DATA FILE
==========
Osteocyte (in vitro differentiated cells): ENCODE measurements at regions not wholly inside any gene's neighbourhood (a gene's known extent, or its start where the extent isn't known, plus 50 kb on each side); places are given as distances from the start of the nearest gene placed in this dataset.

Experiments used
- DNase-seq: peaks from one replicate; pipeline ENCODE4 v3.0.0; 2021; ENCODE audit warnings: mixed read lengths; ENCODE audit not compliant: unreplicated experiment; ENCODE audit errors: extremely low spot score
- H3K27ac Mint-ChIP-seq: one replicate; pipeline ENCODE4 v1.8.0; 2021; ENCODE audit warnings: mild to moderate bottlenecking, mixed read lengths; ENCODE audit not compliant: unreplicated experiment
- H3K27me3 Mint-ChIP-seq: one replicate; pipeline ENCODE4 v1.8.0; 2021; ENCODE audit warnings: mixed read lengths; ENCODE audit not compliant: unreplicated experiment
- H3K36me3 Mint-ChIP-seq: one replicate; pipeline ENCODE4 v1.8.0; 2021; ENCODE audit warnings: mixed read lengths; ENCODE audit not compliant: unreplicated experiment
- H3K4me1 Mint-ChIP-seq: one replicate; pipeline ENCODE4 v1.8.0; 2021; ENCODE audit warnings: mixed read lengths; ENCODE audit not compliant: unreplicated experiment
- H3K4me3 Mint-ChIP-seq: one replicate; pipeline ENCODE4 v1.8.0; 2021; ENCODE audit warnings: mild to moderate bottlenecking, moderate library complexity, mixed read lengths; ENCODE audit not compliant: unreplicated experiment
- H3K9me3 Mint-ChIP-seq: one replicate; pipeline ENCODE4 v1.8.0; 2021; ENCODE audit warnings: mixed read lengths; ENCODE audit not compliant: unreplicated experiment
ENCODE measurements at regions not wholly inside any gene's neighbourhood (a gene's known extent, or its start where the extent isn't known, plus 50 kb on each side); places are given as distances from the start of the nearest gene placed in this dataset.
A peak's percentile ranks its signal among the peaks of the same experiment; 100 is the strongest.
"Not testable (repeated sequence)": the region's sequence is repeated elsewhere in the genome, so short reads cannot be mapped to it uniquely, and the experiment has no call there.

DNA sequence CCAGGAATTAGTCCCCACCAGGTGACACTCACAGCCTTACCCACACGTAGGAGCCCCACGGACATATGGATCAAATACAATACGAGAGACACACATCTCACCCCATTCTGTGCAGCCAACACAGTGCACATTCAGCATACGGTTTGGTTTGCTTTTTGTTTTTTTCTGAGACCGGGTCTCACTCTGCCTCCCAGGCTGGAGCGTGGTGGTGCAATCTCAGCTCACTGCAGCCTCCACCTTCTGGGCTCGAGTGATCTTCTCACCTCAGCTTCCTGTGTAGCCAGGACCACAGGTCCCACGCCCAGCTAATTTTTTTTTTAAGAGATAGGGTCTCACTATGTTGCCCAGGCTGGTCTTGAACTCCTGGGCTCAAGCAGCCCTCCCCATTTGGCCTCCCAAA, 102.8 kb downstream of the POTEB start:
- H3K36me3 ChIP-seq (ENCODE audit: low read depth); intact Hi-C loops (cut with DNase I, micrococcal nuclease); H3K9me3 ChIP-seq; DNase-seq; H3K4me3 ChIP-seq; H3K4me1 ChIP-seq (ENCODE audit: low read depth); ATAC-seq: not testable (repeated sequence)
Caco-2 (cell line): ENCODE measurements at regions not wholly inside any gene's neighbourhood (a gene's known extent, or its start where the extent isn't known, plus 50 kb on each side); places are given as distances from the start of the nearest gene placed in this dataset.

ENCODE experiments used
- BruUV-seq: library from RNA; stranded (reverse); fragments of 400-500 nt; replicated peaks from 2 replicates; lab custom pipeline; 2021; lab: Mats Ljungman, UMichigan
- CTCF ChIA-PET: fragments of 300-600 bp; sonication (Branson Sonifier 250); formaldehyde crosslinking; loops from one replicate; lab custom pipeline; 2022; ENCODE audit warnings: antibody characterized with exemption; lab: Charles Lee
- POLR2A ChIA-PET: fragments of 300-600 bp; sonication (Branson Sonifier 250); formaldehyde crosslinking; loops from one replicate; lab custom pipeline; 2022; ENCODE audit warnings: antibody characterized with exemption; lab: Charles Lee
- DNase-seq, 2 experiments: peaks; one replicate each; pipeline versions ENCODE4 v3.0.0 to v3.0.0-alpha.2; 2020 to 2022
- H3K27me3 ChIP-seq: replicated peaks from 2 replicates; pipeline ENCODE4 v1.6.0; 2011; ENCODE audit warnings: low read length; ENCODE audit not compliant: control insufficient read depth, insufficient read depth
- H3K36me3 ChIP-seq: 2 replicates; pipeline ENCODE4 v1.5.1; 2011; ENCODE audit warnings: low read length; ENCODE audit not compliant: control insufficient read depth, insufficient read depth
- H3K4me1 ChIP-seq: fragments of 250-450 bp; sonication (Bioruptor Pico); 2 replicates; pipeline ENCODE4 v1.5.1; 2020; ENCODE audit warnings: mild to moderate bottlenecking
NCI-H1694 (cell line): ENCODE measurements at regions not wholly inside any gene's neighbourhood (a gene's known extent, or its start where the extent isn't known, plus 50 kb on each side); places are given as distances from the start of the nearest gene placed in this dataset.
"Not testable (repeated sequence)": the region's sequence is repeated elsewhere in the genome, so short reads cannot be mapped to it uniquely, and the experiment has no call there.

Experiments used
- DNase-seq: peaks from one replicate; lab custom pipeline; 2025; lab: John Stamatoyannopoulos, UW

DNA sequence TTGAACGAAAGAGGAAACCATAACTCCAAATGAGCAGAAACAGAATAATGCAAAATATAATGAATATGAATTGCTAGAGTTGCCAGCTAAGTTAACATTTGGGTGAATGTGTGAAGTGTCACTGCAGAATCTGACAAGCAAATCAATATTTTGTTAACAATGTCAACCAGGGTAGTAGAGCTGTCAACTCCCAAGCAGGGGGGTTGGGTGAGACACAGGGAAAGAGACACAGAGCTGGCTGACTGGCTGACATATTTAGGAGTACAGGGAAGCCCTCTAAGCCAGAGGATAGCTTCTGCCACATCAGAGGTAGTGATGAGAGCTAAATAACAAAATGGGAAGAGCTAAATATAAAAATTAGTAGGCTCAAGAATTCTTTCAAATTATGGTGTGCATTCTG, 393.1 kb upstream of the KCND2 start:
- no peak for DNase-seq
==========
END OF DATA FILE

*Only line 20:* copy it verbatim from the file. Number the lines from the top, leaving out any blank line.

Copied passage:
- DNase-seq, 2 experiments: peaks; one replicate each; pipeline versions ENCODE4 v3.0.0 to v3.0.0-alpha.2; 2020 to 2022